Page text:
At MoMA until October 20, 2008
For many, prefab connotes something akin to a glorified trailer. Recently Modernists have been working to beat that rap with entrées in the market like the NextHouse from Empyrean created in collaboration with Dwell magazine, the Sunset Breezehouse designed by Michelle Kaufmann Designs with Sunset magazine, and FlatPak by Lazor Office. For those with less Modernist taste, the Katrina Cottage 1 designed my Marianne Cusato, available soon through Lowes, has been doing its part to rehab prefab. Cusato’s design is the result of Andres Duany’s idea to provide “a dignified alternative to the FEMA trailer,” according to the Cusato Cottages, LLC website. Remarkably, at MoMA’s “Home Delivery” you don’t learn much about the new directions these current prefab ventures are headed. Instead you explore prefabs of yesteryear, options currently available only abroad, or contemporary one-offs commissioned specifically for “Home Delivery.”
sixth-floor exhibit galleries
I attended “Home Delivery” mostly out of curiosity. I’m a fan of the Sears Roebuck & Co. kit houses that were available from 1908 to 1940, and I hoped the museum might display one partially constructed or include a few detail models of the bestsellers. No such luck. They do feature some of the original catalogs, but those just whet my appetite.
Though the interior exhibit galleries could have kept me occupied for hours, my friend and I chose to skim the timeline pausing on some of the most notable projects like Frank Lloyd Wright’s c. 1917 American System-Built House, the c. 1941 Quonset Hut, Buckminster Fuller’s c. 1949 aluminum Wichita House, and Jean Prouve’s unrealized c. 1949 Colonial House. Then we stumbled upon the full-scale reconstruction of the 1948-1950 Westchester Two-Bedroom Model House by Lustron Corp. It’s made of porcelain-enamalized steel panels and has all the charm of a derelict gas station. We hurried through the approximately 1,000 square foot dwelling as if exiting a crime scene. The Museum text notes that prior to manufacturing housing, the Lustron plant had been a munitions factory. Makes sense to me.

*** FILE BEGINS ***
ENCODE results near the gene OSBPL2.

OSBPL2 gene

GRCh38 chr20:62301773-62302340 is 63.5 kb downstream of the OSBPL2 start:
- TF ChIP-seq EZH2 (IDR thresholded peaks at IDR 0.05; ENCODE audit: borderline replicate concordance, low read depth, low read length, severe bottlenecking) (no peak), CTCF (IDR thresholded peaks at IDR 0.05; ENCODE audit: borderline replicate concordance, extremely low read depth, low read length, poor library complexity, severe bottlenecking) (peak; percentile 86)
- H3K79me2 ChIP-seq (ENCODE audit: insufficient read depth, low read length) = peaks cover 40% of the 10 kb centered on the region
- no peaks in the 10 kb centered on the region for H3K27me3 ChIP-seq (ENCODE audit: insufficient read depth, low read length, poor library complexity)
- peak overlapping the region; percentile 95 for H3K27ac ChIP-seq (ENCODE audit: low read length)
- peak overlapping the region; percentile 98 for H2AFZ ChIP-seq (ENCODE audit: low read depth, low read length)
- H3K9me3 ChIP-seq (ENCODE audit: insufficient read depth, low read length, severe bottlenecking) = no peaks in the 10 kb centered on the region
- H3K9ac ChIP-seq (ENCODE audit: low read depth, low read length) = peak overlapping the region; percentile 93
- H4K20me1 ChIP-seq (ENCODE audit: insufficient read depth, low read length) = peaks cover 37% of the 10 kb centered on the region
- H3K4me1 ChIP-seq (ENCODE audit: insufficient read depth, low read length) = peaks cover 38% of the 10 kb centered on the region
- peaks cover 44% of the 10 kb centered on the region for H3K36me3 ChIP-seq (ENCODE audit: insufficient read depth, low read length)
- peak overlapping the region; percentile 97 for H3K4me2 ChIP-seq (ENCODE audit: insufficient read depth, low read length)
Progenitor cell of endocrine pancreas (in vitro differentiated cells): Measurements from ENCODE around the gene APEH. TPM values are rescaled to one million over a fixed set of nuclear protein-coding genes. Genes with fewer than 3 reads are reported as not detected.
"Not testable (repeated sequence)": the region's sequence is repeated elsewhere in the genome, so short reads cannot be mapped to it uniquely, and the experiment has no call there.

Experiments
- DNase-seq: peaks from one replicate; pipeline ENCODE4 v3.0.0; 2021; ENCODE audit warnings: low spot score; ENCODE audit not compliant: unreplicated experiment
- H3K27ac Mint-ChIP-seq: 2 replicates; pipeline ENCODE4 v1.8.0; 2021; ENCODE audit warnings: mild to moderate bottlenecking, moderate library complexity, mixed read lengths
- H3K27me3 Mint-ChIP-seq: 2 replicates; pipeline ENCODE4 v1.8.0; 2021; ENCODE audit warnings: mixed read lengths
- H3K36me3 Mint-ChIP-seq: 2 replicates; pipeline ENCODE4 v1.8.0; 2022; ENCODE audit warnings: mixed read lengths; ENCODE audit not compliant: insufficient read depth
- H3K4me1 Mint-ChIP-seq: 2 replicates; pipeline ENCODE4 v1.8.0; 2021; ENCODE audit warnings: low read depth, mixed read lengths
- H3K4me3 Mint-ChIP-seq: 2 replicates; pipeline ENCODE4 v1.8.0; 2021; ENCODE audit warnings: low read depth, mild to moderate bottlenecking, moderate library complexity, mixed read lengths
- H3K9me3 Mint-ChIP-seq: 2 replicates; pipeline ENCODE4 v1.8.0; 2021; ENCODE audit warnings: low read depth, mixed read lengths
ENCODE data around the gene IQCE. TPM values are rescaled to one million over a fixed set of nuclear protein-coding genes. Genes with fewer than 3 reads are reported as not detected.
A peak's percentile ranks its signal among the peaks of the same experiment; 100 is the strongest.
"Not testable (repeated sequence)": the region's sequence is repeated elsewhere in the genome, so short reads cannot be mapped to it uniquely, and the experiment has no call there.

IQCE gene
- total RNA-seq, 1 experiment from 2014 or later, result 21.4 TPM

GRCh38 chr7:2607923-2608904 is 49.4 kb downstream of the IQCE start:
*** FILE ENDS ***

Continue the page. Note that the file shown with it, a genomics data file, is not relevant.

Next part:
Mainly I focused on the architectural models of the other early and more recent prefab experiments that permeate the exhibit. They are, for the most part, exquisitely crafted scale replicas of novel ideas. The diminutive, skinny, white model of the c. 1987 Kim House by Waro Kishi of Japan was intriguing. According to the Museum description it was designed to house six people in a little over 700 square feet. Only in Japan. The small, refined, wooden model of the roughly 2,000 square foot c. 2000 Touch House by the Finnish firm Heikkinen-Komonen Architects got my attention. I did want to touch it. That’s the thing about scale models; they tap into our childhood fascination with miniature worlds. I would have loved to pull a toy car up next to the elegant, shed-roofed house and to walk one of my tiny teddy bears inside, wearing a construction hardhat, so he could oversee the punch list on the three-week assembly time. But I digress.
We saved the occupiable prefab installations outdoors on MoMA’s west lot for last. I’d been looking forward to touring the Digitally Fabricated Housing for New Orleans since reading about it in The Boston Globe in the summer. It was designed by MIT School of Architecture + Planning Assistant Professor Lawrence Sass and his students. According to the Globe, Sass toured New Orleans with some students prior to designing the project and spoke to a resident on a porch who “said that one thing she loved about her porch were all of the brackets and ornament.” Sass concluded, “You need people from the culture as part of the design process.” So he and his team designed a porch with digitally-cut, bracketed ornamentation for their shotgunesque cottage.